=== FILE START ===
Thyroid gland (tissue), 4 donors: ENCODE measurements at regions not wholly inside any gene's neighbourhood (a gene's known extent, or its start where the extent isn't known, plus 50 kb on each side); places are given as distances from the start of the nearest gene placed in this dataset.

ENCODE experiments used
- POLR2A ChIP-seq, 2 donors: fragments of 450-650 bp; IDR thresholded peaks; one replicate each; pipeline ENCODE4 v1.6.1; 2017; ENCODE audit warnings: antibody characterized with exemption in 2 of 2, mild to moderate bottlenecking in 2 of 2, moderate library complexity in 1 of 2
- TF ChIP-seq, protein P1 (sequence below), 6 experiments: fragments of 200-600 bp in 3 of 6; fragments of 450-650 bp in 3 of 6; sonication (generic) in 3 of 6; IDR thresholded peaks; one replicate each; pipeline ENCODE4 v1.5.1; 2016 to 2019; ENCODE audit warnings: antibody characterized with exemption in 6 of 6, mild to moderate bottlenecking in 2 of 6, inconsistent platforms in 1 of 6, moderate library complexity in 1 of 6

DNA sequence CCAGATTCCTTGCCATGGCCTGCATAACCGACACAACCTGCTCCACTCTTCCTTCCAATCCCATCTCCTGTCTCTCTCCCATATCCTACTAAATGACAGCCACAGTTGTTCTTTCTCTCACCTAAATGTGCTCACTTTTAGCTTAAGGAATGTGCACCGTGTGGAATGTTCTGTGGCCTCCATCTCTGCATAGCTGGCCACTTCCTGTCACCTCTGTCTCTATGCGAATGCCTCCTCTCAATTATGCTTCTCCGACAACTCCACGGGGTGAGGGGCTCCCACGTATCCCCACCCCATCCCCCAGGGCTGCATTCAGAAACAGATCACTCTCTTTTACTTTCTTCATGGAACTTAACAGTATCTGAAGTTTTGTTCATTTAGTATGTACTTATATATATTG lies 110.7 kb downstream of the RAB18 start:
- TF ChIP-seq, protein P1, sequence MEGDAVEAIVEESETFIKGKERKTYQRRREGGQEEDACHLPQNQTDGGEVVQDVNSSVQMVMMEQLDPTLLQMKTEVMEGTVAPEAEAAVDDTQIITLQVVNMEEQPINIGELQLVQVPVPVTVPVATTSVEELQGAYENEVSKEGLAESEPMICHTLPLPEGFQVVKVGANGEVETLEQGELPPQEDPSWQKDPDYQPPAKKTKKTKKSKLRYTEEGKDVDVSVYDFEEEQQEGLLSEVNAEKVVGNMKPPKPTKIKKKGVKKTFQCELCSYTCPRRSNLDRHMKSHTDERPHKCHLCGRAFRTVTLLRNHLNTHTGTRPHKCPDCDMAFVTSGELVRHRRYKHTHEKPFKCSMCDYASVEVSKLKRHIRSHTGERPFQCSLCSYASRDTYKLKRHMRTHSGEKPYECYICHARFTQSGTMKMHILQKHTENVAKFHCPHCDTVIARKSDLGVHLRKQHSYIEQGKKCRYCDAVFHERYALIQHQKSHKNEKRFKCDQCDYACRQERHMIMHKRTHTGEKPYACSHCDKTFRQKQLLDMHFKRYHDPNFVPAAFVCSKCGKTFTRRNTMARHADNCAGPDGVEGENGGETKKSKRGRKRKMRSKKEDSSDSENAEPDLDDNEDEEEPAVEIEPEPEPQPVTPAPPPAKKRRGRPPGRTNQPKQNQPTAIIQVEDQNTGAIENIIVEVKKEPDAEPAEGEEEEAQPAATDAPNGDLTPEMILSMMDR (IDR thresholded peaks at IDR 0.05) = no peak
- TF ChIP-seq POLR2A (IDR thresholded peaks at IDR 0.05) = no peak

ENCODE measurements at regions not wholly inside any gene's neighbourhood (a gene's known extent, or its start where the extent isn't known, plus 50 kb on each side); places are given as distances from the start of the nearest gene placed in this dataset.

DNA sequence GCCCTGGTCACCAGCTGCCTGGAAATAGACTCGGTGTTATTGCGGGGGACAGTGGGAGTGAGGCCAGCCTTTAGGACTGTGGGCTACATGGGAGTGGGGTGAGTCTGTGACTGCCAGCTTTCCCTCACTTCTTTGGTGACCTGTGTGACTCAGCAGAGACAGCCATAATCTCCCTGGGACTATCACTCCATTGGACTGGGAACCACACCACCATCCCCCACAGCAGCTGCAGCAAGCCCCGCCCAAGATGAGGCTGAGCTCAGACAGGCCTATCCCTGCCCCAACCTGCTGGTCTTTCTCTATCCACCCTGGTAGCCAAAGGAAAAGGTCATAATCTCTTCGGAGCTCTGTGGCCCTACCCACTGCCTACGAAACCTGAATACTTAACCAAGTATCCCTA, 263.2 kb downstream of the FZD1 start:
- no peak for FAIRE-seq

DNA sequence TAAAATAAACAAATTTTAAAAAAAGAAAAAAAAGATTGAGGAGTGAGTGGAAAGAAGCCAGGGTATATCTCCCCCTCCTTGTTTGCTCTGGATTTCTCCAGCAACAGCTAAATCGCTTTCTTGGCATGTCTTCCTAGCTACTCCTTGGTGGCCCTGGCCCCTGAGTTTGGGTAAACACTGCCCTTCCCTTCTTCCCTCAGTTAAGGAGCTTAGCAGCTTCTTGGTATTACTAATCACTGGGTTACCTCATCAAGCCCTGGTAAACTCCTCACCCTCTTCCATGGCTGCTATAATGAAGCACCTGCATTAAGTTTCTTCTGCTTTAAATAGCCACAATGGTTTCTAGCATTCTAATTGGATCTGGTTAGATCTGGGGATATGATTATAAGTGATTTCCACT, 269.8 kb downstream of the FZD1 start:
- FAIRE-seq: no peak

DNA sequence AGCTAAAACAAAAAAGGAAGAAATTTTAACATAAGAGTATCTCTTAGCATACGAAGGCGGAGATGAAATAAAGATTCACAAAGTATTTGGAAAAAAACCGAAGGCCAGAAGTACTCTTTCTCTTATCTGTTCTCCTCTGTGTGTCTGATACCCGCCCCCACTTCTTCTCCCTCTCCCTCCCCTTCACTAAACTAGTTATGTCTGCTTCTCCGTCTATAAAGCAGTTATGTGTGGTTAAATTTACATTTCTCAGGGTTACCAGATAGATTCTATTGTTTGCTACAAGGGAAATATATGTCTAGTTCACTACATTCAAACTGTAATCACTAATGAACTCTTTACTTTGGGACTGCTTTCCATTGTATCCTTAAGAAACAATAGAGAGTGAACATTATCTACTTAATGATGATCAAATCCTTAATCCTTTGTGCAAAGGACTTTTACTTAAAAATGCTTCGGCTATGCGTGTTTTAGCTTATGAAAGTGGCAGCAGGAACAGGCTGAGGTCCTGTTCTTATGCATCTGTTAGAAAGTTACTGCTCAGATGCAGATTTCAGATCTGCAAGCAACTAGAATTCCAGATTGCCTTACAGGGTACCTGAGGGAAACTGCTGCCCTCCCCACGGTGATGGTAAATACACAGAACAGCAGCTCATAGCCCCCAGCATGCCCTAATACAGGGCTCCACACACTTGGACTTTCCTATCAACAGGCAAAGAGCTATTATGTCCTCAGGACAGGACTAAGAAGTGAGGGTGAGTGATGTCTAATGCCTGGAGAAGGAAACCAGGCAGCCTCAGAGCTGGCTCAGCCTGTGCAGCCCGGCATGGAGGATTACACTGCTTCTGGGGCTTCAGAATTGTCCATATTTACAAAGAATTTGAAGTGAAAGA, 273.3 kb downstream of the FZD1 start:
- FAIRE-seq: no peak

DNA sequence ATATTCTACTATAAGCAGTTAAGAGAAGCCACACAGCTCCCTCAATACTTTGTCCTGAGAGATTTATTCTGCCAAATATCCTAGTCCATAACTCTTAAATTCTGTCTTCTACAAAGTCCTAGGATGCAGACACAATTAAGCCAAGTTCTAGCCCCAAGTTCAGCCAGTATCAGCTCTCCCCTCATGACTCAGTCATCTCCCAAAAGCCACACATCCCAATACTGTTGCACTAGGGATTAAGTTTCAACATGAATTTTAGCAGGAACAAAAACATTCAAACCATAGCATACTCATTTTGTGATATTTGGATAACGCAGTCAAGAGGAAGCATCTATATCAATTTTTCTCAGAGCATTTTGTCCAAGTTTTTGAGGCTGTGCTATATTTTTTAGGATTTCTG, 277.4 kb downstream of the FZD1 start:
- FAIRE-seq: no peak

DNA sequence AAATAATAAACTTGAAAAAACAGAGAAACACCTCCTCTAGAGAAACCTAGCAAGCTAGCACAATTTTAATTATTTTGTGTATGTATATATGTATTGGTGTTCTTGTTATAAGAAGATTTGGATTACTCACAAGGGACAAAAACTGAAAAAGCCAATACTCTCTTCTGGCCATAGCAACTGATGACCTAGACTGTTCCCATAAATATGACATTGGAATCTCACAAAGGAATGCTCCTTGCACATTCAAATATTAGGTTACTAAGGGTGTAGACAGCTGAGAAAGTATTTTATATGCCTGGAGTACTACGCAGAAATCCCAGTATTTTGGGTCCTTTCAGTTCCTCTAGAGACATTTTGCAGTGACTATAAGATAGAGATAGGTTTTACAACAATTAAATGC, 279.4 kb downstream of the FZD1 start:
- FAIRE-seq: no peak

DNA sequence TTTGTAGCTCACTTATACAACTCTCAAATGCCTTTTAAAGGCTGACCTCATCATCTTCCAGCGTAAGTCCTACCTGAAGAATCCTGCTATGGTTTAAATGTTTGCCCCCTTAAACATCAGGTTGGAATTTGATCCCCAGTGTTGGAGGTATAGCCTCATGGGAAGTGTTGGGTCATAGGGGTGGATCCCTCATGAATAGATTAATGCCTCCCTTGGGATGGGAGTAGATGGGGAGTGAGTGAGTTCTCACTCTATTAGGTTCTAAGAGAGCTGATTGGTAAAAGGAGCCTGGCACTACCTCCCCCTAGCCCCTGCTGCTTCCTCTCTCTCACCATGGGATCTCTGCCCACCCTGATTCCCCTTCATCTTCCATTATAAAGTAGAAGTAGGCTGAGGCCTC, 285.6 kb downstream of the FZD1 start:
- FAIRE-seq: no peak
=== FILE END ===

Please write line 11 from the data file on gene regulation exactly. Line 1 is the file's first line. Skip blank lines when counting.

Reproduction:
DNA sequence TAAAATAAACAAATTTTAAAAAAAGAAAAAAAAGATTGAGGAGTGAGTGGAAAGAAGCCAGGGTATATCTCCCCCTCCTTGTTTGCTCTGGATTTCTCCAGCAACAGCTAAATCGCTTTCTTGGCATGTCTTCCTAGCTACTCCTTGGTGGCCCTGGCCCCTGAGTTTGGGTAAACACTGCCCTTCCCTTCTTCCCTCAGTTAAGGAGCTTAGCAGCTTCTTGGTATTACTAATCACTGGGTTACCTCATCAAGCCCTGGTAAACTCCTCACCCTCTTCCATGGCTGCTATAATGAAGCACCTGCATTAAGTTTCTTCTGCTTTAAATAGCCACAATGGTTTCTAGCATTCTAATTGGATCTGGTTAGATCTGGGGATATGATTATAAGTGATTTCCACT, 269.8 kb downstream of the FZD1 start: